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Red-tailed Hawk
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Red-tailed Hawk

Red-tailed Hawk
Taxonomy:
Class: Aves
Order: Falconiformes
Family: Accipitridae
Subfamily: Buteoninae
Genus: Buteo



Length: 15-19 in.
Weight: 1.1-2 lbs.
Wingspan: 37-42 in.

Common Name: red-tail, chicken hawk
Etymology: buteo (Latin) - "a kind of hawk"; jamaicensis - indicates where first specimen was collected
Description: A typical buteo, soaring hawks with broad wings and tail. Plumages are highly variable, 4 light-morphs and 3 dark-morph forms are distinguishable. Have 4 notched primaries. Field marks for eastern light morph: breast is white, often with rufous wash on upper breast, incomplete dark belly band (highly variable), underwings white with dark patagial marks and dark comma beyond wrist. Adult tail is rufous with dark terminal band; immature tail is light brown with narrow dark bands of equal width. Adults have shorter tails and broader wings than immatures so look different in flight silhouette. Iris color darkens with age. Light "V" on the back. Partial albinos are common.

 

Flight, Voice, and Habitat:

Flight:
Active flight is with slow, deep wingbeats, and may soar or glide in a slight dihedral. Can also hover or kite on the wind.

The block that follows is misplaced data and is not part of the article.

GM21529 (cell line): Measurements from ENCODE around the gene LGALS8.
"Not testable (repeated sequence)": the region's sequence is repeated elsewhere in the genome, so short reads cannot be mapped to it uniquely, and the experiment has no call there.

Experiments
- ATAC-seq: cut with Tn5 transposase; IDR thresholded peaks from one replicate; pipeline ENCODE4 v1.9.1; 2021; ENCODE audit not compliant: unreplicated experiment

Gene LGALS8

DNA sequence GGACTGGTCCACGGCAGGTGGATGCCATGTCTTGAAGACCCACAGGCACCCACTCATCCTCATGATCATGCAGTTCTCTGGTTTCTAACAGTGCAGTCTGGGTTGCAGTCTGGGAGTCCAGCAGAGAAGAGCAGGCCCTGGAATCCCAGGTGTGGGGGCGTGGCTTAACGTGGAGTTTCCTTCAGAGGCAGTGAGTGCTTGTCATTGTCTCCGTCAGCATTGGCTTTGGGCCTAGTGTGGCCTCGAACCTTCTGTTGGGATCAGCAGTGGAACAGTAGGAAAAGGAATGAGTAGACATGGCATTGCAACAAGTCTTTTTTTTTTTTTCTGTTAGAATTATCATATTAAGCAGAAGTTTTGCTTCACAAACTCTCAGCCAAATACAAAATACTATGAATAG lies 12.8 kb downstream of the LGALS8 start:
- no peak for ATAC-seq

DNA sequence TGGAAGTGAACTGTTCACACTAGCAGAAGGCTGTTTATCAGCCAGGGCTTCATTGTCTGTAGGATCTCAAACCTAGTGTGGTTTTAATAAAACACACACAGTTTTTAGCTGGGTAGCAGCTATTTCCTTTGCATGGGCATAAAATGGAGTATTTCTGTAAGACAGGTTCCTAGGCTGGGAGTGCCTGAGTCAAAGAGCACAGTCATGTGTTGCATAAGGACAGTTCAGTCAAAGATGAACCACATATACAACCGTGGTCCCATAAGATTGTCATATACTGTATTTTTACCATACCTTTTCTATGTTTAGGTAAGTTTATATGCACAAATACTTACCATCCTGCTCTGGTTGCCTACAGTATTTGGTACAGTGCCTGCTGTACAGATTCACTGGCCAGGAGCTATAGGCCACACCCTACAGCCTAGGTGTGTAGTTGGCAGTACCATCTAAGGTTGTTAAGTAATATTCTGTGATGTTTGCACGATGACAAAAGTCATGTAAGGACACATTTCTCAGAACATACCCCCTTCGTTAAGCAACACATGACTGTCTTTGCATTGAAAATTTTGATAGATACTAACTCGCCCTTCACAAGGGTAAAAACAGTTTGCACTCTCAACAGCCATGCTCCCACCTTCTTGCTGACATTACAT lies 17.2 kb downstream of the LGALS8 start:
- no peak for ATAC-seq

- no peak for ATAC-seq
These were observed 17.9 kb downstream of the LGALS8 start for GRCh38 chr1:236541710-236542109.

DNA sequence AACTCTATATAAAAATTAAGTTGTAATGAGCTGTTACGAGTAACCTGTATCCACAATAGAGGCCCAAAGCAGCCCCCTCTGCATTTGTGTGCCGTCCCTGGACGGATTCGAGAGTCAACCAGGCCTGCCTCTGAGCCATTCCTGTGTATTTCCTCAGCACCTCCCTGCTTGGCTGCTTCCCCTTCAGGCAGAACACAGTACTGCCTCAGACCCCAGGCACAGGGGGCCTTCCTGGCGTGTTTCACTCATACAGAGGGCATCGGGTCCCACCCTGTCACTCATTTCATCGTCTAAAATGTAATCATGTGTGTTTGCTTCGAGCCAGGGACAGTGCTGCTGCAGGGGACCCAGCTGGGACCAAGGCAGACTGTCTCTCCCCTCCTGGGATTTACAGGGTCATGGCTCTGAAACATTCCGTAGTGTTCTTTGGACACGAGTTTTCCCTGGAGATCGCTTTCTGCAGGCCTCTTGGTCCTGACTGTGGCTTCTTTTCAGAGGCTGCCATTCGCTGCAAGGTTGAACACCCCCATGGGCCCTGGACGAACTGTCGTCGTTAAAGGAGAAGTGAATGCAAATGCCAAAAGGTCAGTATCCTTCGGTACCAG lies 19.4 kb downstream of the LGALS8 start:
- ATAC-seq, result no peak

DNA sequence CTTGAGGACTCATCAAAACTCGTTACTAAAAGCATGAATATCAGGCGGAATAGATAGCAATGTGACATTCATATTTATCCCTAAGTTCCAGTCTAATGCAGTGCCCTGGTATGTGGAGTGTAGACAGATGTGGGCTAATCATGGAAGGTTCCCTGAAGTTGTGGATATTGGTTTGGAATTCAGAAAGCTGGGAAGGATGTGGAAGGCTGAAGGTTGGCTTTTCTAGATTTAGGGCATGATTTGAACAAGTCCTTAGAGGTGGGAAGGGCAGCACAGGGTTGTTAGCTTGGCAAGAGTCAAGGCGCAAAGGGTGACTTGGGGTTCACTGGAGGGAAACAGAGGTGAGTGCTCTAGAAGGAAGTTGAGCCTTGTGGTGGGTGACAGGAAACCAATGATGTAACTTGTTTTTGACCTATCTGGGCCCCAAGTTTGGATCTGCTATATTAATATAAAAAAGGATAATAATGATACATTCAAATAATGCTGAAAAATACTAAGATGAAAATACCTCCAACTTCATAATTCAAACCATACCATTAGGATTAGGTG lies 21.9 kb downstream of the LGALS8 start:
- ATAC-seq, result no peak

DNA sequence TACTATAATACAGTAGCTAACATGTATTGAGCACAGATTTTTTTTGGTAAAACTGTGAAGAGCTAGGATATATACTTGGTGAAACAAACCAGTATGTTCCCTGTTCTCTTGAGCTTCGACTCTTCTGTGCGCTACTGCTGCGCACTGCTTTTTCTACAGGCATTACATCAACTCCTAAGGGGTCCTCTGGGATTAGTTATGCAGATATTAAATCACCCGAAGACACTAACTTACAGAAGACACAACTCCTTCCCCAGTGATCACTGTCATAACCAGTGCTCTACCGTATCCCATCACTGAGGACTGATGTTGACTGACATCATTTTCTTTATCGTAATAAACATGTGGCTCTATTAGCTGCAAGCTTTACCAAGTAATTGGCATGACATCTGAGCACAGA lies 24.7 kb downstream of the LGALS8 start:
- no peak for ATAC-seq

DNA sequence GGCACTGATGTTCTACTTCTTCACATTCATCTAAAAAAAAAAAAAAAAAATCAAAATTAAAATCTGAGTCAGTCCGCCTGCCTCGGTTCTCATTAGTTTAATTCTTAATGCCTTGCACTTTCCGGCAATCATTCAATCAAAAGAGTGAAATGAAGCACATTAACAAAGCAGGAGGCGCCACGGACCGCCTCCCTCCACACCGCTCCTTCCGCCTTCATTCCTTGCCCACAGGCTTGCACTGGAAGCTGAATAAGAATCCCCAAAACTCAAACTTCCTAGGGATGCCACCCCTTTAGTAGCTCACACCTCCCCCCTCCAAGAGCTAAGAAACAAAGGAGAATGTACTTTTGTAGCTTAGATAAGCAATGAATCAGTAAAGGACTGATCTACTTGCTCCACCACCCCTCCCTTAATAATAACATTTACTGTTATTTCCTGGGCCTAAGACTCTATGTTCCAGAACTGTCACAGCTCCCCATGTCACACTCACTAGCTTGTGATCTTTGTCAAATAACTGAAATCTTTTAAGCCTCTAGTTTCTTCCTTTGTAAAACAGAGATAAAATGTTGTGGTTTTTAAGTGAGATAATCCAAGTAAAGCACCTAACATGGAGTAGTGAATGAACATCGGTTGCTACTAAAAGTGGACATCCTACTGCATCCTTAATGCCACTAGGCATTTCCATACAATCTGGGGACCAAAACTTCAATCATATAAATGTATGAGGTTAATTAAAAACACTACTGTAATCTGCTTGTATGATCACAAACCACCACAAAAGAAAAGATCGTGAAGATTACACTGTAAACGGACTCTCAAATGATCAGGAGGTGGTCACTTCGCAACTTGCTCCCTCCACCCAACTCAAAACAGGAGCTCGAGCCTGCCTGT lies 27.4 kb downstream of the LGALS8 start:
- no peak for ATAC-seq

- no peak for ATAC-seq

Voice:
Often described as a scream, resembles a long, wheezy "kkeeeeer." Used on television, regularly dubbed over as the sound of an eagle or vulture.

Habitat:
Birds of both open and wooded areas, particularly wood edges, they will hunt from a high perch with a good view or soar on thermals over open fields.

Nesting

Red-tailed hawks make their nest of sticks, usually nesting in the top half of tall trees. They will often return to the same territory for many years. They are extremely sensitive to disturbance during nest building, and may even abandon the nest. Red-tailed hawks lay 2-4 eggs every other day, incubation by both the male and female lasts about 34 days, and the young fledge in about nine weeks. Red-tailed hawks can fly at 9 weeks (competent), and at 15 weeks are capable of being on their own but will continue to hang around parents. Breed at age 2.

Distribution

They are the most common and widespread buteo of North America. They are found throughout North America except in the high Arctic; northern birds are migratory.

Food

Feed predominantly on rodents, mice, rats, squirrels, rabbits, moles, chipmunks, weasels, and occasionally on birds, snakes, and insects.

 

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